Fentanyl Sublingual Spray Shown to be Effective in Breakthrough Cancer Pain


HONOLULU, HI—Fentanyl sublingual spray can be safely titrated to an effective dose in patients with breakthrough cancer pain, a study presented at the American Pain Society's 31st Annual Scientific Meeting has found.

In fact, many patients prefer this treatment over previous medications for their pain, which is commonly managed with formulations of transmucosal fentanyl, noted Lisa Stearns, MD from the Center for Pain and Supportive Care, Scottsdale, AZ. Fentanyl sublingual spray, a novel sublingual formulation, has been developed to enhance rate and extent of fentanyl absorption and potentially the onset of analgesia.

They presented results from a 26-day open-label titration portion of a Phase 3, randomized, double-blind, placebo-controlled study enrolled opioid-tolerant patients with 1–4 episodes of breakthrough cancer pain per day. For randomization into double-blind treatment, patients must have successfully titrated to a fentanyl sublingual spray dose (100–1600mcg) that provided effective analgesia for two consecutive episodes of breakthrough cancer pain.

The Treatment Satisfaction Questionnaire for Medication was administered at baseline, prior to the first titration dose of fentanyl sublingual spray, to determine satisfaction with previous breakthrough cancer pain medication and at the end of titration to determine satisfaction with fentanyl sublingual spray.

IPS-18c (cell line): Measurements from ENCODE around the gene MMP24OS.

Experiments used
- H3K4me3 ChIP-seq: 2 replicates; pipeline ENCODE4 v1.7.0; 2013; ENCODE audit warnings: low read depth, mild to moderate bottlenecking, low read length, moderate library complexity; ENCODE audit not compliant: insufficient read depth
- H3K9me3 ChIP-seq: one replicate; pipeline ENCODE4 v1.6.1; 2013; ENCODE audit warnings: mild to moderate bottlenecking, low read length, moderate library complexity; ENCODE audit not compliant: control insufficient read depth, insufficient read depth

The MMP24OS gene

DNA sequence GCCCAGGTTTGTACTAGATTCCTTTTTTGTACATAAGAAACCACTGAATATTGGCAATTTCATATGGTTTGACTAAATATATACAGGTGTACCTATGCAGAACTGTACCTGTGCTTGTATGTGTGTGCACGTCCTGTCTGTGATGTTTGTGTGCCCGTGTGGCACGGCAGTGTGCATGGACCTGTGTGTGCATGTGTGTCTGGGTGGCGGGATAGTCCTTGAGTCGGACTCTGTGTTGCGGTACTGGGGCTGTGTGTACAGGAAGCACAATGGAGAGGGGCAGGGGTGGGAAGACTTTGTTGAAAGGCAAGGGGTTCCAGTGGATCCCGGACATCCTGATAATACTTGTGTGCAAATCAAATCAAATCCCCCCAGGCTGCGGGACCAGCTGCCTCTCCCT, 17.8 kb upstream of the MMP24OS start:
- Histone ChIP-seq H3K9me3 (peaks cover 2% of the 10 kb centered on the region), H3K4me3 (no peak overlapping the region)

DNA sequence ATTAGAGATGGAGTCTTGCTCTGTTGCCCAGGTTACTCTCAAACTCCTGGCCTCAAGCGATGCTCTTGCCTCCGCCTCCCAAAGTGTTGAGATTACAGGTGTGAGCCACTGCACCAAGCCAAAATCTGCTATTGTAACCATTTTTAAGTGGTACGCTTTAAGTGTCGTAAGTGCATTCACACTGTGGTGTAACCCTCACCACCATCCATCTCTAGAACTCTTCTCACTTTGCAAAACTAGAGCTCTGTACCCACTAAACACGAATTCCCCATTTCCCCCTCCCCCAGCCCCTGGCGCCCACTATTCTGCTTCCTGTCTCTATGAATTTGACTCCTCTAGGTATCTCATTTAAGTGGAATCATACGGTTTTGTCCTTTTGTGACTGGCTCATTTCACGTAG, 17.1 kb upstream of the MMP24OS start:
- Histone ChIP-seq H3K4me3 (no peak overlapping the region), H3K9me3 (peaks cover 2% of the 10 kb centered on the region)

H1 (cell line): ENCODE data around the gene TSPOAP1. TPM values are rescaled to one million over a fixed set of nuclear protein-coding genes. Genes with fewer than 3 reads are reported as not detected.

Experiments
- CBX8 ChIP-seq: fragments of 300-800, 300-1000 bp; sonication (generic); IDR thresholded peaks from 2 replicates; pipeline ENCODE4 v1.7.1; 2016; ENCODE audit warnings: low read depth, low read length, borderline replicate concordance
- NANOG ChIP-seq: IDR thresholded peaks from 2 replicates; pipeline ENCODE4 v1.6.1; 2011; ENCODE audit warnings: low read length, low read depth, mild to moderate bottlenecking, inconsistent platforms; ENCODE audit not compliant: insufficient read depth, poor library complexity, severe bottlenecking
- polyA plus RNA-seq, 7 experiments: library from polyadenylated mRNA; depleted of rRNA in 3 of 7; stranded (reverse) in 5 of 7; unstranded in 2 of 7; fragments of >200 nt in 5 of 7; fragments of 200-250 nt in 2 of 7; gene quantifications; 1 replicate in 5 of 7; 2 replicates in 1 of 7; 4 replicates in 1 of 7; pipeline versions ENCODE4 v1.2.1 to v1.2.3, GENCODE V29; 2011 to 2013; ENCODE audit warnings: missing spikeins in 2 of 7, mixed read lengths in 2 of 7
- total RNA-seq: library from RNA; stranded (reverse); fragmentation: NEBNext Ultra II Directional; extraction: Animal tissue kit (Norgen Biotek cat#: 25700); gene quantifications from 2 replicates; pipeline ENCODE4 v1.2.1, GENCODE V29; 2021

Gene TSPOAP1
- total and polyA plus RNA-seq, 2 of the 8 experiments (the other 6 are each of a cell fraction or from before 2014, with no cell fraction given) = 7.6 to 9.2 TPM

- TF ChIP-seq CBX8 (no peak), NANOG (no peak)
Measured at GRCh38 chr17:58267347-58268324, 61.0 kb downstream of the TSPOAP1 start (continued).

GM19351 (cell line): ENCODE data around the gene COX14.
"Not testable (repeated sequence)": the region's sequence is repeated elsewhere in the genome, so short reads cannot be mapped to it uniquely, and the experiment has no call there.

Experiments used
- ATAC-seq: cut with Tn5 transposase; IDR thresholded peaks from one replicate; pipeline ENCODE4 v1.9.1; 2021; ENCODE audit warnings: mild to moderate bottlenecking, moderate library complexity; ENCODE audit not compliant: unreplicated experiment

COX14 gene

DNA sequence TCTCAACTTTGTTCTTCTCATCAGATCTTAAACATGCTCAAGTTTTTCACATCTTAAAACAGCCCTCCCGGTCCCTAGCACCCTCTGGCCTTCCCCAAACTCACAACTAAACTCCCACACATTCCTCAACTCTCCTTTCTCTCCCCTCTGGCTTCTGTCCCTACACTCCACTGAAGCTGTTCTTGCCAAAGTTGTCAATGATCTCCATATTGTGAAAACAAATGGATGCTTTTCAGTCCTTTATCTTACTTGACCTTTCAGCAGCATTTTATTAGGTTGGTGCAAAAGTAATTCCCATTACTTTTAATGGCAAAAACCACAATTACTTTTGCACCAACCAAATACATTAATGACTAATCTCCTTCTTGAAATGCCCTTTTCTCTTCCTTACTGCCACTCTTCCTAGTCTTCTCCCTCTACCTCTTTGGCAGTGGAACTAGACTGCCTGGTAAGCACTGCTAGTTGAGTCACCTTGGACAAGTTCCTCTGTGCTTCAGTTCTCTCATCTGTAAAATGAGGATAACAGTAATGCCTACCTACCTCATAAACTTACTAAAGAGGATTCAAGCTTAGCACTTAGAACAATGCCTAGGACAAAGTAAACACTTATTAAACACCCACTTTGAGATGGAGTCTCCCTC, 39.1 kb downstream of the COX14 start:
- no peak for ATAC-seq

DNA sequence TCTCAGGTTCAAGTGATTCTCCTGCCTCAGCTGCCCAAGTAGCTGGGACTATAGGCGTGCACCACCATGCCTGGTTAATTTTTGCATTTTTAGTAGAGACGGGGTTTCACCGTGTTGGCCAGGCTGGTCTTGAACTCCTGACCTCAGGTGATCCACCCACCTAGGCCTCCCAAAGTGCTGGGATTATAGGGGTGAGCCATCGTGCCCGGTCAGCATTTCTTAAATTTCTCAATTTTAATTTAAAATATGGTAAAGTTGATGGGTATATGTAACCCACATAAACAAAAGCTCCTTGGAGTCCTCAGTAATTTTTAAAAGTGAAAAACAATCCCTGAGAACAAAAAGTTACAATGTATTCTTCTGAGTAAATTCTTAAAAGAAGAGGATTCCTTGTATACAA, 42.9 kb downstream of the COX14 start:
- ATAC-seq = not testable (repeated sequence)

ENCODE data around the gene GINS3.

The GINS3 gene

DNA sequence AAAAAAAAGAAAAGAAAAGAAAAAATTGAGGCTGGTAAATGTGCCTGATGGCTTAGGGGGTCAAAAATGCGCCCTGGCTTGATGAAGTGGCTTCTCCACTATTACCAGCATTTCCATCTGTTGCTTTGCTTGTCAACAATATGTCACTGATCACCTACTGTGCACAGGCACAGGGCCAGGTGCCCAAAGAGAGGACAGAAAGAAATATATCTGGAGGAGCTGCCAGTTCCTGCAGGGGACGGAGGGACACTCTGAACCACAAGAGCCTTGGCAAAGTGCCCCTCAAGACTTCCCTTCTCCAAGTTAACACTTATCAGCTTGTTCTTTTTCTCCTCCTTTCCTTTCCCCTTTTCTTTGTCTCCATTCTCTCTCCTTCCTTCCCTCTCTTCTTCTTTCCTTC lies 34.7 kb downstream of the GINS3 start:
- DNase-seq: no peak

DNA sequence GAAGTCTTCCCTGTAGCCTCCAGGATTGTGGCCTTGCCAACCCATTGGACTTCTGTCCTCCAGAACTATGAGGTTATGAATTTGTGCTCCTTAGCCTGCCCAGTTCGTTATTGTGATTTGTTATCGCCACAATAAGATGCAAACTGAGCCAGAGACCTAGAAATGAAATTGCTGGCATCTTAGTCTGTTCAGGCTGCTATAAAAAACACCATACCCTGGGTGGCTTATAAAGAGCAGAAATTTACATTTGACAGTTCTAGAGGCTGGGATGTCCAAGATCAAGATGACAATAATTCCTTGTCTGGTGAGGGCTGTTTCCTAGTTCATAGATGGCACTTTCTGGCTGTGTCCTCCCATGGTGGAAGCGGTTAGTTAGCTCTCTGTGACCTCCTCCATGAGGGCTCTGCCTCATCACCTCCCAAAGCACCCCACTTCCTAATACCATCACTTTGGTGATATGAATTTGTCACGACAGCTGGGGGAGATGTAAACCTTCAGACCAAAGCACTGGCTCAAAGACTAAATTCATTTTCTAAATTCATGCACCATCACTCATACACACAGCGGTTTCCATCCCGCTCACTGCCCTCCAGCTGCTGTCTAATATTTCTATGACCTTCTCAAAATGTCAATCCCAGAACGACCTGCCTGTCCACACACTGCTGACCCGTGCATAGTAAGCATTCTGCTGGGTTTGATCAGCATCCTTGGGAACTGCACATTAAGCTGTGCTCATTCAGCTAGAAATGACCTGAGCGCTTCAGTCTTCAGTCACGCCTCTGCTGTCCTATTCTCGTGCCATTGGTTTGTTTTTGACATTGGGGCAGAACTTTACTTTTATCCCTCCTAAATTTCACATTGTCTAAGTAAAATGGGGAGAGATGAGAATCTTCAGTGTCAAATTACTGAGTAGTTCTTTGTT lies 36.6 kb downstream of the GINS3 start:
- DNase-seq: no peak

Of 130 patients undergoing titration, 98 (75.4%) achieved a successful dose. Median dose was 800mcg; most common doses were 800mcg (24.5%) and 1200mcg (20.4%). Of 32 patients (24.6%) who withdrew from titration, only 3 (2.3%) were unable to establish an effective dose of fentanyl sublingual spray.

At the end of titration, 84.4% of patients were satisfied, very satisfied, or extremely satisfied with fentanyl sublingual spray in its ability to prevent/treat their condition and 87.5% with its ability to relieve symptoms compared with 36.7% and 27.3%, respectively, with their previous medication for breakthrough cancer pain.

At least one adverse event (AE) was reported by 78 patients (60%); AEs were rated with a maximum intensity of mild or moderate for 87.2% of patients who experienced an AE. The most common treatment-related AEs (≥5% of patients) were nausea (7.7%), somnolence (7.7%), dizziness (7.7%), and vomiting (5.4%). Serious AEs were observed in 7 patients (5.4%); however, none was considered by investigators to be related to the study medication and many were related to their cancer, including metastases and malignant neoplasm.

Patients rated interference from side effects as 20% and interference with mental function as 30% for fentanyl sublingual spray compared with 74.5% and 72.7%, respectively, for their previous medication for breakthrough cancer pain.